By Mariana Palavra
Hakka, Chin State, June 2016 - Ngun Hlei Zing was four years old when she got pneumonia and was treated by a midwife. This changed her life. From then on, she dreamt of one day becoming a midwife. “I was impressed by the midwives uniforms and their mission to take care of others”, recalls Ngun Hlei Zing, now 34 years old.
|©UNICEF Myanmar/2016/Mariana Palavra|
Ngun Hlei Zing stands in front of Lok Lung sub-rural health centre
The dream came true six years ago, after Ngun Hlei Zing successfully completed the one-and-a half year midwife training course provided by the Ministry of Health and Sports. Since then she has been working in her native Lok Lung village, in Hakha Township, and she couldn’t be happier. “Some of the most rewarding moments happened in the worst situations, where I had to assist complicated deliveries”, she recalls. “The mothers were suffering a lot, sometimes even falling unconscious, but then the baby was successfully born. And that special moment when the mother meets her child is also my biggest happiness”.
In fact, every mother in Lok Lung village knows Ngun Hlei Zing and praises her work. “If it was not for our midwife, my first son could have died”, declares Zing Len Thluai, now a mother of three children. When her oldest son was 10-months old, he was diagnosed with severe acute malnutrition with complications. “I remember that day so well, how he arrived at the clinic so small. It was a very complicated case, so I was very worried for him”, recalls the midwife, who immediately sent the baby to the nearest hospital.
A few weeks later, when the baby was sent back home, Ngun Hlei Zing closely followed this case and continued the nutrition treatment by feeding him with therapeutic food and monitoring his health condition on a weekly basis. “It was very rewarding to witness his recovery. He became bigger and stronger like other boys, with no health repercussions”, the midwife recalls.
|UNICEF Myanmar/2016/Mariana Palavra |
Ngun Hlei Zing with Thung Tin Tang, who suffered from severe acute malnutrition five years ago
Today, five years later, the boy still comes on a regular basis to the sub-rural health centre. “It’s a joy to see him healthy”, the midwife says. “He personalises one of the reasons why I chose this work”. For the 33 year-old mother, the role of the midwife has marked her past and present life. “If she wasn’t here, we wouldn’t know what to do. She has been taking care of all of us”, says Zing Len Thluai. “Because of her, I have paid more attention to my health and the heath of my children. After my first son, I had two more children and I haven’t had any health problems with any of them”.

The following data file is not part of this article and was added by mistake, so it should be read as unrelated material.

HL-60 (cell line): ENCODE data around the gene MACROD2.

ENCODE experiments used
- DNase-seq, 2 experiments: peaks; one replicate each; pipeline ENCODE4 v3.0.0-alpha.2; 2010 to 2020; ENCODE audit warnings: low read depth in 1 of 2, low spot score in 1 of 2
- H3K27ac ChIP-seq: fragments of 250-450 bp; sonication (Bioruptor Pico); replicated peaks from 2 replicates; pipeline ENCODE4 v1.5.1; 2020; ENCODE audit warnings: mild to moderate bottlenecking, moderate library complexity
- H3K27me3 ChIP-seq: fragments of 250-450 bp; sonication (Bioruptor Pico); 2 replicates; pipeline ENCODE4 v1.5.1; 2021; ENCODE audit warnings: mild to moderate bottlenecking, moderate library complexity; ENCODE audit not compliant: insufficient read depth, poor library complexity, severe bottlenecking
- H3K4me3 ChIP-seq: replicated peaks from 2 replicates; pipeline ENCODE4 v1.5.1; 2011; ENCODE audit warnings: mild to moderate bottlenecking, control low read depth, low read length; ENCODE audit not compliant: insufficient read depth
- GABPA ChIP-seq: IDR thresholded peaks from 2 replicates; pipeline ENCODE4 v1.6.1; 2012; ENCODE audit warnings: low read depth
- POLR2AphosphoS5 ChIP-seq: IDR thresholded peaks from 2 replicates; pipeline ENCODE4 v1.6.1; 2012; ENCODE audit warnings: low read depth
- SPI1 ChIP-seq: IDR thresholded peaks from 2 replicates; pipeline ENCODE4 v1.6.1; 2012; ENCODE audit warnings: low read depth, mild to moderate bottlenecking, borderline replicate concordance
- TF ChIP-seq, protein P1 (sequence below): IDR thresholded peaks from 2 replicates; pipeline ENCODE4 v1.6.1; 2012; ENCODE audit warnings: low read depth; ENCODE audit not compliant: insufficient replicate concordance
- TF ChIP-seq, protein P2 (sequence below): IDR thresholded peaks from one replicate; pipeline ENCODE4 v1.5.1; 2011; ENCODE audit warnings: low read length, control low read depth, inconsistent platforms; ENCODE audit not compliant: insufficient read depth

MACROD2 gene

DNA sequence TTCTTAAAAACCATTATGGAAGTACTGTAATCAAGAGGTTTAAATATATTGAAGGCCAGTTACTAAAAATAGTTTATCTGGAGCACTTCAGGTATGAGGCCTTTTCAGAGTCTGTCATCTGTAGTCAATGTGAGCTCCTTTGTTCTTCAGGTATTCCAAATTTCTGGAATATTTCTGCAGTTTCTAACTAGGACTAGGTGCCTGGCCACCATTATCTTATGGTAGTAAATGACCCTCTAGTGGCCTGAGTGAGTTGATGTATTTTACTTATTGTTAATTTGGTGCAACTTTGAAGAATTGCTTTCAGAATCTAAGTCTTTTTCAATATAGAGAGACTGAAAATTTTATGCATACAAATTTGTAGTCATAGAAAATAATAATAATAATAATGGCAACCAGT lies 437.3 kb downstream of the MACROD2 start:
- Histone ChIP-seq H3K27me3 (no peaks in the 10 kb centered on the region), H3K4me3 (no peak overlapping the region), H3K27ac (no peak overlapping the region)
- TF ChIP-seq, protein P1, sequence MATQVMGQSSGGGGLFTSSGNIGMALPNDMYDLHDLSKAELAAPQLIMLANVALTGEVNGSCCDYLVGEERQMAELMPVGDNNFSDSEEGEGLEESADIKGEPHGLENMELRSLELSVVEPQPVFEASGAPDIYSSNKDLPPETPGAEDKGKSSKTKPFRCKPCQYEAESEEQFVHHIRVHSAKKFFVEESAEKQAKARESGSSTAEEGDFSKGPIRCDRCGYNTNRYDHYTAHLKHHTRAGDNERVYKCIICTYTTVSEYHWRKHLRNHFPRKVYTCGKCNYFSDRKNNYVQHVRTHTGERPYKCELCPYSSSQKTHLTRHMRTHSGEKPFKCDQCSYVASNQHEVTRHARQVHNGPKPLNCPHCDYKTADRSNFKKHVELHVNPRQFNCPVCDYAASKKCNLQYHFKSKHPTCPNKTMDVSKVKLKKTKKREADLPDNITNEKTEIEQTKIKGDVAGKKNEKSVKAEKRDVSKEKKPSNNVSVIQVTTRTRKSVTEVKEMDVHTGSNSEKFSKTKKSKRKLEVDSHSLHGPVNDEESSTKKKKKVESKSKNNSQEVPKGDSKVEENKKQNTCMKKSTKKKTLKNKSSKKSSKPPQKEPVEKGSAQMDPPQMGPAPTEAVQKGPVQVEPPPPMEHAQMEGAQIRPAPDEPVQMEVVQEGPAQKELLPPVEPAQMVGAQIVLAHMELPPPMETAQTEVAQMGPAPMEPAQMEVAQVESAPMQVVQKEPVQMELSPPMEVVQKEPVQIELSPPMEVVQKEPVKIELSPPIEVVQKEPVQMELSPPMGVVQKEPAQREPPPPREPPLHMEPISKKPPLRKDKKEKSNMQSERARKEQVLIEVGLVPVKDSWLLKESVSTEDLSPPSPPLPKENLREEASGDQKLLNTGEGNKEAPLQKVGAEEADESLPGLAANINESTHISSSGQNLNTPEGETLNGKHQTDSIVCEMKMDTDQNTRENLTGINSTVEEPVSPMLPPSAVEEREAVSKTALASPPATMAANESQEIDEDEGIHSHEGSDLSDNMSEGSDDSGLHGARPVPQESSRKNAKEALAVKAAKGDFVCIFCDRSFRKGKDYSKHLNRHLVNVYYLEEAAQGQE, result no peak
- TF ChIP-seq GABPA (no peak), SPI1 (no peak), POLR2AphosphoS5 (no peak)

Likewise, 27 year-old Deny Win visits the sub-rural health centre regularly and none of her four children had had any health problems. “I learn many things from the midwife every time I come”, she confirms. “I learned how to be healthy during my pregnancies, including by taking vitamins, deworming and eating nutritious food. I also learned about exclusive breastfeeding and infant feeding. And most importantly, I trust my midwife, who gives me great psychological support.”
In fact, children in Chin are more likely to be malnourished than children in other parts of Myanmar. Underweight (31%), stunting (58%) and wasting (9%) prevalence in the State are higher than the national average. Stunting (or low height-for-age) is a consequence of chronic malnutrition and can cause irreversible damage to brain development. “UNICEF is working to strengthen not only the political commitment, but also the capacity at State and Township levels, as well as community mobilization, to improve the well-being and nutritional status of all children across Chin so they can develop to their full potential”, explains Mohammad Badrul Hassan, Chief of UNICEF Hakha Field Office. “And to reach this goal, midwives play a fundamental role, especially by reaching the most disadvantaged and out-of-reach children.”
Indeed, through UNICEF support, Ngun Hlei Zing attended different trainings which have helped to build up her career, namely on community case management, child immunisation, mid-upper arm circumference (MUAC) screening, exclusive breastfeeding counselling and infant and young child feeding, prevention of mother to child HIV transmission, HIV counselling and testing, and malaria prevention.
In addition, UNICEF, through the Ministry of Health, provides essential supplies for Ngun Hlei Zing’s work, particularly vitamin A and B1, therapeutic food, deworming, and iron supplements, as well as the midwife kit and IEC (information, education and communication) materials.
“A midwife cannot be seen as a government’s job or a mercenary job. In this work, you give a part of yourself”, assures Ngun Hlei Zing. And this young midwife wants to give more of herself. “I want to continue my studies to become a lady health visitor (LHV) and, who knows, maybe even a nurse”. So her childhood dream has become even bigger.